- Meeting abstract
- Open Access
Developing skills to deliver alcohol screening and brief intervention (SBI) in community pharmacy
© Penson et al; licensee BioMed Central Ltd. 2013
- Published: 4 September 2013
- Service User
- Lifestyle Intervention
- Community Pharmacy
- Group Feedback
- Alcohol Screening
Staff working in community pharmacies, where appointments are not needed and environments are more informal, face particular challenges in delivering alcohol SBI services around identifying appropriate individuals, offering the service and engaging service users.
This workshop aims to share and explore learning around developing skills to deliver SBI interventions among the community pharmacy team.
How can undergraduate pharmacy students be trained to delivery lifestyle interventions?
We will share our experience of delivering a training package for undergraduate pharmacy students around lifestyle interventions in practice, using alcohol SBI as an exemplar. This training has been run with 170 Level 6 (third year) students studying for the Master of Pharmacy (MPharm) degree at Liverpool John Moores University. The workshop was delivered on three occasions, each with with 3 facilitators and up to 60 students. Students were seated in groups of 4 and undertook structured discussion under the themes ‘Difficult Conversations’, Identifying Opportunities’, ‘Making the approach’ and ‘Making it work’. Facilitators encouraged students to reflect on and share their own relevant experiences from within and outside the pharmacy environment as both a service user and provider, and to consider how best to approach and counsel patients in the context of lifestyle services. Role-play was used to consolidate learning, where students were given the role of ‘pharmacist’ ‘potential service user’ or ‘observer’ and given instructions relating to the role they were to play. ‘Pharmacists’ were expected to make an approach the ‘potential service users’ and carry out an alcohol SBI service according to a given protocol. Whole group feedback and discussion followed small group role-play and participants shared their good and bad experiences with the whole group.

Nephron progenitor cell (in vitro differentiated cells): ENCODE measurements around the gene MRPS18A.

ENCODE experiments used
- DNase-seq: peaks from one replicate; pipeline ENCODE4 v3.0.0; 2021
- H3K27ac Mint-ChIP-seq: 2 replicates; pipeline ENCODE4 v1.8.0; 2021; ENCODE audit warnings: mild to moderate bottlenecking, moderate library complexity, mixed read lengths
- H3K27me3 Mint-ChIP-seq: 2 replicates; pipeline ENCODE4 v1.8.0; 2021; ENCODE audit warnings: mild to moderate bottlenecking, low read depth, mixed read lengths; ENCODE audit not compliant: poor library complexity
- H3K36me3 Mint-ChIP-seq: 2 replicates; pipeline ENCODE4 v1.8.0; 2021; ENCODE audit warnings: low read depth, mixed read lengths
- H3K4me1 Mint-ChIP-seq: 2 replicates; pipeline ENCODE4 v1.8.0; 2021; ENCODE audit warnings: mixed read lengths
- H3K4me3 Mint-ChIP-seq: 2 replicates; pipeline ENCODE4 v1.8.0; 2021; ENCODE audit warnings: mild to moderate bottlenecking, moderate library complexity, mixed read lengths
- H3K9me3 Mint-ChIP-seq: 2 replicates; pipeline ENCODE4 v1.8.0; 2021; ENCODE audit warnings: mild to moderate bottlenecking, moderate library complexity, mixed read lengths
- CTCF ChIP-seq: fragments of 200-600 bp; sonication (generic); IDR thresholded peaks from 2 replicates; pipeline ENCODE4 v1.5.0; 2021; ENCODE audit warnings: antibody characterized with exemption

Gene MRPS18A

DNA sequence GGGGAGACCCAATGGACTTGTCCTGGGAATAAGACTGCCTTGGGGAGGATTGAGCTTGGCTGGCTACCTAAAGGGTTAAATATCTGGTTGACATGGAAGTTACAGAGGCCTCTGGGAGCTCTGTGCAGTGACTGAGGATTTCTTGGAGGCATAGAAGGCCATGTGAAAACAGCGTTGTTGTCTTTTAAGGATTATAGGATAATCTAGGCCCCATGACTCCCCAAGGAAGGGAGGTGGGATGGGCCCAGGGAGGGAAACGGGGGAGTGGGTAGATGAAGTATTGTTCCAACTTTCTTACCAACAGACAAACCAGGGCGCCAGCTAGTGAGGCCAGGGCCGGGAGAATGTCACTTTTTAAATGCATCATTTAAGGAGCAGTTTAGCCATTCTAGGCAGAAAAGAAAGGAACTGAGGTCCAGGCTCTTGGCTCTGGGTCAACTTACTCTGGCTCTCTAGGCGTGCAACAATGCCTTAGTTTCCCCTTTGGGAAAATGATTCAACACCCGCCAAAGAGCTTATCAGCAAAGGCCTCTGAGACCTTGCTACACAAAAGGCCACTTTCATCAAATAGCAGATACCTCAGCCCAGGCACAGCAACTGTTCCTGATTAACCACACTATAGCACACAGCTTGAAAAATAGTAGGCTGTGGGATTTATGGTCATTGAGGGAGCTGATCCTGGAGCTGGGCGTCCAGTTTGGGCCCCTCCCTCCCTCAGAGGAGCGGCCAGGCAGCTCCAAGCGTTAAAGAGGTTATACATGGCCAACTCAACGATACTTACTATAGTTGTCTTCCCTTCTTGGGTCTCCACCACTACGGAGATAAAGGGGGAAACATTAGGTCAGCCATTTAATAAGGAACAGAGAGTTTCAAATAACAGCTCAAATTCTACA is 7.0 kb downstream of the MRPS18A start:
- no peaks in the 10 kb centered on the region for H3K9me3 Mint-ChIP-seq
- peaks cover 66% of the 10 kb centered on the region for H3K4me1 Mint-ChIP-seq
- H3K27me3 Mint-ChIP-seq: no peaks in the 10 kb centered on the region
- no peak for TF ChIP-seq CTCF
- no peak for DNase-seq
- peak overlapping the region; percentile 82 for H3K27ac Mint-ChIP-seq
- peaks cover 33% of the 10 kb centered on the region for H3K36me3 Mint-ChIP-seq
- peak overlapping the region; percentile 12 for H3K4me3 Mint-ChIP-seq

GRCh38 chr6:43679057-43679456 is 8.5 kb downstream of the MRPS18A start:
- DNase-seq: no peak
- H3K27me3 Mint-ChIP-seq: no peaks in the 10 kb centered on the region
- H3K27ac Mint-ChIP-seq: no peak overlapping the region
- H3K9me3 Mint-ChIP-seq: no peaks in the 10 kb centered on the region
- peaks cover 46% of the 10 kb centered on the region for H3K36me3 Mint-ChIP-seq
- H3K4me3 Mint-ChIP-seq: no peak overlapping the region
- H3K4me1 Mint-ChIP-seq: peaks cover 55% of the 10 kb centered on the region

Feedback from students suggested that the workshop was both enjoyable and perceived to be useful to future involvement in lifestyle intervention services.
This article is published under license to BioMed Central Ltd. This is an Open Access article distributed under the terms of the Creative Commons Attribution License (http://creativecommons.org/licenses/by/2.0), which permits unrestricted use, distribution, and reproduction in any medium, provided the original work is properly cited.